Teamsters Pension Trust Fund-board of Trustees of Thewestern Conference, Plaintiff-appellee, v. Allyn Transportation Co., Defendant-appellant.board of Trustees of the Western Conference of Teamsterspension Trust Fund, Plaintiff/counterdefendants/appellees, v. Landy Corporation, et al., Defendants,andlandy Leasing, Inc., a Nevada Corporation,defendant/counterclaimant/appellant.board of Trustees of the Western Conference of Teamsterspension Trust Fund, Plaintiff/counterdefendants/appellees, v. Landy Corporation, et al., Defendants,andenergy Carriers, Inc., Defendant/counterclaimant/appellant.board of Trustees of the Western Conference of Teamsterspension Trust Fund, Plaintiff/counterdefendants/appellees, v. Landy Corporation, Defendant/counterclaimant/appellant,andenergy Carriers and Landy Leasing, Inc., Defendants, 832 F.2d 502 (9th Cir. 1987)Annotate this Case
Argued and Submitted Nov. 7, 1986. Decided Nov. 13, 1987
Michael H. Salinsky, San Francisco, Cal., for plaintiff-appellee.
Earl J. Imhoff, Los Angeles, Cal., for defendant-appellant.
Appeal from the United States District Court for the Central District of California.
Before BROWNING, Chief Judge, GOODWIN and FARRIS, Circuit Judges.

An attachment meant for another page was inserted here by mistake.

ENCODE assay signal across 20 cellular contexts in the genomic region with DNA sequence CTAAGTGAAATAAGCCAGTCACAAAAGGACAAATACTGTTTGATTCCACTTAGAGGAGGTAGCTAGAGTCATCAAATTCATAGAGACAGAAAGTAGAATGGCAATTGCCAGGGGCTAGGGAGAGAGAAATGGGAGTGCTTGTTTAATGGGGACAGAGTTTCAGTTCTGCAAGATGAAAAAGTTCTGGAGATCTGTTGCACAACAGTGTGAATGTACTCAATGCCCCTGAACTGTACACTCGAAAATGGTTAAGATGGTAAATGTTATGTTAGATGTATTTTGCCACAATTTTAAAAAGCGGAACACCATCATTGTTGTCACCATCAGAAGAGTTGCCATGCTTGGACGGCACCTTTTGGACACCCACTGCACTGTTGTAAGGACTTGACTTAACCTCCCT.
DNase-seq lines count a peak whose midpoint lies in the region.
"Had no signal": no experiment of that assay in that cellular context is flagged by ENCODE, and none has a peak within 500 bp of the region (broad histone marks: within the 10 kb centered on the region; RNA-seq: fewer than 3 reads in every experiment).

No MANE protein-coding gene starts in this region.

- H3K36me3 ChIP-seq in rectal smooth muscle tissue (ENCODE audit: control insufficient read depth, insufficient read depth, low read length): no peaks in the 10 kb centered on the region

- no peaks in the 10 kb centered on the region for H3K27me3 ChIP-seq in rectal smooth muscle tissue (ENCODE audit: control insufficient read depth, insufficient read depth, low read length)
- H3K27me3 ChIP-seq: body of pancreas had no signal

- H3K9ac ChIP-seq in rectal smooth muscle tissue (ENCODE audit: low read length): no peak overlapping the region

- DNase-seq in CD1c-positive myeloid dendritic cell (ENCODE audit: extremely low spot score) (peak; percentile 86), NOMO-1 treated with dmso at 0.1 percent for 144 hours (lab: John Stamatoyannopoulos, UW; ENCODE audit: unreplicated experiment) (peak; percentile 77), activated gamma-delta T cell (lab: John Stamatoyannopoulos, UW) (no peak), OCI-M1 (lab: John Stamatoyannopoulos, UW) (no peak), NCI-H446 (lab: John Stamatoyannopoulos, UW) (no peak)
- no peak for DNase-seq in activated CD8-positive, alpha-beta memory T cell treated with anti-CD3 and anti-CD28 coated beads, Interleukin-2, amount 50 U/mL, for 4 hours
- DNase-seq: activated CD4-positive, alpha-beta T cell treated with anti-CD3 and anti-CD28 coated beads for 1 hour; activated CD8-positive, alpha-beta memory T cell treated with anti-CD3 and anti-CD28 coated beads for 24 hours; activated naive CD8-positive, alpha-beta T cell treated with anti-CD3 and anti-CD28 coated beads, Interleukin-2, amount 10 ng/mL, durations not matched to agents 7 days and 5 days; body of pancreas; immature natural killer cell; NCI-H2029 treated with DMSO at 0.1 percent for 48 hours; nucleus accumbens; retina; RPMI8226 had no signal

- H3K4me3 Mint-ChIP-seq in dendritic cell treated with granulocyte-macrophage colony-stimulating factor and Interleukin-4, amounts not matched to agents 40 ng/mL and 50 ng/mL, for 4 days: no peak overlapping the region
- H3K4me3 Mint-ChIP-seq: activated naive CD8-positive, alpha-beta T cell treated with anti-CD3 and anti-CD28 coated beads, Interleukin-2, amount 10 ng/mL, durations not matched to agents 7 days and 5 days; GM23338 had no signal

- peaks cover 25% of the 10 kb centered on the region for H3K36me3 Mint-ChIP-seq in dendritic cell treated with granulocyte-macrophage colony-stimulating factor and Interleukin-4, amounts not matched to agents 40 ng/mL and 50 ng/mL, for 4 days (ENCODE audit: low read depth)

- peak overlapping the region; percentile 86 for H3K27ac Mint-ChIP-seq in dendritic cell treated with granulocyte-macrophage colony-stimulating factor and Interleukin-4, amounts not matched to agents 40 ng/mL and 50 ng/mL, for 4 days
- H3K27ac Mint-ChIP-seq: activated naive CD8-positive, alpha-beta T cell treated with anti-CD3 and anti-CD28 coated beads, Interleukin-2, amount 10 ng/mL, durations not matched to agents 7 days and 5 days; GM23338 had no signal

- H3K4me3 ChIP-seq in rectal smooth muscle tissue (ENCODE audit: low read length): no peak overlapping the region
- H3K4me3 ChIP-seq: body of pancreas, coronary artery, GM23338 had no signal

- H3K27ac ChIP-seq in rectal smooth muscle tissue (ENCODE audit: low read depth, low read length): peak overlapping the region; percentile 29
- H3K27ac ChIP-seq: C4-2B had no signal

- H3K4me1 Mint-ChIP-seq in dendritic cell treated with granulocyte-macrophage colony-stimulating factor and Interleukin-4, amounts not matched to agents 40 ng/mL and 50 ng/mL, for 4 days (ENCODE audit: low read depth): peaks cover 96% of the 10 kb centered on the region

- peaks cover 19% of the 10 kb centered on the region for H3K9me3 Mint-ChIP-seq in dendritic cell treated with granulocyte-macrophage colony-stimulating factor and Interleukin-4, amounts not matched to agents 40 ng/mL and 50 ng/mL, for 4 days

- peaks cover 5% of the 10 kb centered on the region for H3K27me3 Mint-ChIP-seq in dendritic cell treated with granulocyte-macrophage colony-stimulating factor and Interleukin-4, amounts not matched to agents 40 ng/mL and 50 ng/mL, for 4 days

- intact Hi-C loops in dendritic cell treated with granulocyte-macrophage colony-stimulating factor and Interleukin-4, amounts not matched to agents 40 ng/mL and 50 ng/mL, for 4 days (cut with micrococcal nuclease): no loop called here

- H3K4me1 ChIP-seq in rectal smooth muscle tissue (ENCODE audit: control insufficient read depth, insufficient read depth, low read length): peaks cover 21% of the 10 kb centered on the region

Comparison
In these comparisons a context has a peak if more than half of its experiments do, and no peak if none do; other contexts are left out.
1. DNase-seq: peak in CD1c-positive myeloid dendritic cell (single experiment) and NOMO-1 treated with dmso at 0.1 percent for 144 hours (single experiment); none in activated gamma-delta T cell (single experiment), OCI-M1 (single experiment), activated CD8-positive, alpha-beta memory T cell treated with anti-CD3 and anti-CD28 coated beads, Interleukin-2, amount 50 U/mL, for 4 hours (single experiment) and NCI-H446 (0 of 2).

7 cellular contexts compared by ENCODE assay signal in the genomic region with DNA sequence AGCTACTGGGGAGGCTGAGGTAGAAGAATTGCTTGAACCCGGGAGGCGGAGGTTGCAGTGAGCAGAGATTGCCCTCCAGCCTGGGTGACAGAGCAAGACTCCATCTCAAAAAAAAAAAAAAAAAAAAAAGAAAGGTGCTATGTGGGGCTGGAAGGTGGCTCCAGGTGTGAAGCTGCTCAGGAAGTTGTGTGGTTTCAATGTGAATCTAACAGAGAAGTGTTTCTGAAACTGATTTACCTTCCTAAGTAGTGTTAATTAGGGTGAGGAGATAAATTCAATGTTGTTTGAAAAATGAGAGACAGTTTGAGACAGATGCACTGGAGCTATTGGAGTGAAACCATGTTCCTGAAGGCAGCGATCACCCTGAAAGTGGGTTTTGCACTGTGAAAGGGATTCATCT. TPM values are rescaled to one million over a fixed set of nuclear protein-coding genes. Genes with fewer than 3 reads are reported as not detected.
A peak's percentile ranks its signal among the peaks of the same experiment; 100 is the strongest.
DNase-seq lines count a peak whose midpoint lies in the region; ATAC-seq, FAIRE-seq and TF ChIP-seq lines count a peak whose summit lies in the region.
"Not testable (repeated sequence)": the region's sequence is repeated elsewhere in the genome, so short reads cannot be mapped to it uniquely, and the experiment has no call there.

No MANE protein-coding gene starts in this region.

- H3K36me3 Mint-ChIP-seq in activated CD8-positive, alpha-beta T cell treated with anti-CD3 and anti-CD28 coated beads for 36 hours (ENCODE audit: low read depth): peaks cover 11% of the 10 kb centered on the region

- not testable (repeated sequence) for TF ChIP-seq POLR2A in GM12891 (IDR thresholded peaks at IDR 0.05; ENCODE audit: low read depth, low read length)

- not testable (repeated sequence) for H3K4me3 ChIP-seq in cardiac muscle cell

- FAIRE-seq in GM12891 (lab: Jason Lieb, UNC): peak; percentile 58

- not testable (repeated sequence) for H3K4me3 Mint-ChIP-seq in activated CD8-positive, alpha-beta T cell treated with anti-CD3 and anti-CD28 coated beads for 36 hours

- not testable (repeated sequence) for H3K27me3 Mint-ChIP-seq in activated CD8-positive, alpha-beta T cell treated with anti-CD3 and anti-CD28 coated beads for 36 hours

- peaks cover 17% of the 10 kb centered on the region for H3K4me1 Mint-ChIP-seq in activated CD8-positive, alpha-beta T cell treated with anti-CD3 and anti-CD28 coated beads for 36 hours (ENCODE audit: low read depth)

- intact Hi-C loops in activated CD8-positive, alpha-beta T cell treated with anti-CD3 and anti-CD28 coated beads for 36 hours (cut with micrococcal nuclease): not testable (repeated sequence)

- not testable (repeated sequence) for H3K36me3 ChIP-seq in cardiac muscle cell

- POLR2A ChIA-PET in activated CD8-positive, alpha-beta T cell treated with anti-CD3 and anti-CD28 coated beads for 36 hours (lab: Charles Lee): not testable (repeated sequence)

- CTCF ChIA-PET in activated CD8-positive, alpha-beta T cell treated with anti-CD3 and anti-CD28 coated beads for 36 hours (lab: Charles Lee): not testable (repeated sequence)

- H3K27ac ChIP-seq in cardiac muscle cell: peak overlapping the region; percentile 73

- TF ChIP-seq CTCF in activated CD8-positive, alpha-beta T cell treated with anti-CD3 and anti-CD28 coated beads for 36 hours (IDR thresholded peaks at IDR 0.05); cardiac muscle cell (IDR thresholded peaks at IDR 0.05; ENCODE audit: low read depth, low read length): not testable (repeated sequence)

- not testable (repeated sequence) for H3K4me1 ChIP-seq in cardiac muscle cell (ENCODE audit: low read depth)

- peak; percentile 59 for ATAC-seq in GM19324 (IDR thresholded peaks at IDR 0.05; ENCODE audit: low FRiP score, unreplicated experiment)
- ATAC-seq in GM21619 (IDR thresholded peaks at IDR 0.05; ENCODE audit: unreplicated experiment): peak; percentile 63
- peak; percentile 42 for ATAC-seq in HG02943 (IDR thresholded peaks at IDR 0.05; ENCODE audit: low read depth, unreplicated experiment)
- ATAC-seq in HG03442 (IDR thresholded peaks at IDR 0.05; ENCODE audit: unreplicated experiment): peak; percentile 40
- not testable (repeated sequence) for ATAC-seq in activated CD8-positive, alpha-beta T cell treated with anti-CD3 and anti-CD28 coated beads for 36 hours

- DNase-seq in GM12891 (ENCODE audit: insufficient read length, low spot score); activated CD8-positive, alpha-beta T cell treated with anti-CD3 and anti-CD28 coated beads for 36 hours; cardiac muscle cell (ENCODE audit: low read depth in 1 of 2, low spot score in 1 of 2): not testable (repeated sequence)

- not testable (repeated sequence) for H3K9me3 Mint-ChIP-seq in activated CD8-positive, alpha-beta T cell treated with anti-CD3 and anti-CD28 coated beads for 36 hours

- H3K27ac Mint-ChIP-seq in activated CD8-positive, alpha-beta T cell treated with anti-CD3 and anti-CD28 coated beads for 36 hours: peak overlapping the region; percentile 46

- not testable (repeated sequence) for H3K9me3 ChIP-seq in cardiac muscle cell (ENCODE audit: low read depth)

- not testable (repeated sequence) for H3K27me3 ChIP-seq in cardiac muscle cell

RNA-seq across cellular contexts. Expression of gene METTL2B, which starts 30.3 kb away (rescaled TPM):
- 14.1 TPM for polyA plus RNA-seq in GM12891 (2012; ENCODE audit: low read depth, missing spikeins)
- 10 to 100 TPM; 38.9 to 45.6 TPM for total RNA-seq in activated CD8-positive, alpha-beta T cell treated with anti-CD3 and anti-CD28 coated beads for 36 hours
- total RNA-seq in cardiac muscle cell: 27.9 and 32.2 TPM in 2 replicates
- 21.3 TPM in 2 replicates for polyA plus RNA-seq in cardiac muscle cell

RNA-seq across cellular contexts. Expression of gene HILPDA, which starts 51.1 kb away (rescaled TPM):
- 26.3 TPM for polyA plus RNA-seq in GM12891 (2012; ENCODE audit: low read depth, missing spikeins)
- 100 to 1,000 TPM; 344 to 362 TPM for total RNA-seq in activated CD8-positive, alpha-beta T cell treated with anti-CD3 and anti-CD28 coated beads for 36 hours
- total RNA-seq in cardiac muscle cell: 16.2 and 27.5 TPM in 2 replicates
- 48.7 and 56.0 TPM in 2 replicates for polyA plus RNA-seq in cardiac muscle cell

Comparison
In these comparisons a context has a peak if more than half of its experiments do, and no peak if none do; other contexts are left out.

JAMES R. BROWNING, Chief Judge:
We review and affirm separate judgments against Allyn Transportation Company and the Landy corporations under the Multiemployer Pension Plan Amendments Act of 1980 (MPPAA), 29 U.S.C. § 1381 et seq.
* Appellant Allyn, a participating employer in a multiemployer defined benefits pension plan sponsored by appellee Teamsters Pension Trust Fund, laid off 122 of 123 employees covered by the plan, and restricted its covered operations accordingly. Under MPPAA an employer who withdraws from a defined benefits plan must pay the plan a proportionate share of the plan's unfunded vested benefits. 29 U.S.C. § 1381. The Fund determined Allyn's withdrawal liability and sent Allyn a formal notice and demand for payment. 29 U.S.C. § 1382. Allyn requested reconsideration (29 U.S.C. § 1399(b) (2) (A)) claiming a "complete withdrawal" from the plan by Allyn had occurred before MPPAA's effective date and Allyn therefore had no withdrawal liability under the Act. 29 U.S.C. §§ 1383, 1461(e). The Fund rejected Allyn's claim and advised Allyn it had 60 days to initiate arbitration. 29 U.S.C. § 1401(a) (1).1 Allyn took no action. The Fund sued Allyn to collect the withdrawal liability. 29 U.S.C. § 1451. The district court granted the Fund's motion for summary judgment, holding Allyn's liability as calculated by the Fund was due and owing because Allyn had failed to initiate arbitration within the statutory period. 29 U.S.C. § 1401(b) (1).2 Allyn's contention in the district court and in this court is that whether a "complete withdrawal," within the meaning of 29 U.S.C. § 1383, occurred before the effective date of MPPAA, is a question for the court, not an arbitrator, to decide: (1) because the question is one of statutory construction--a pure question of law; and (2) because the question is whether Allyn was subject to MPPAA at the critical time and therefore under any duty to arbitrate at all.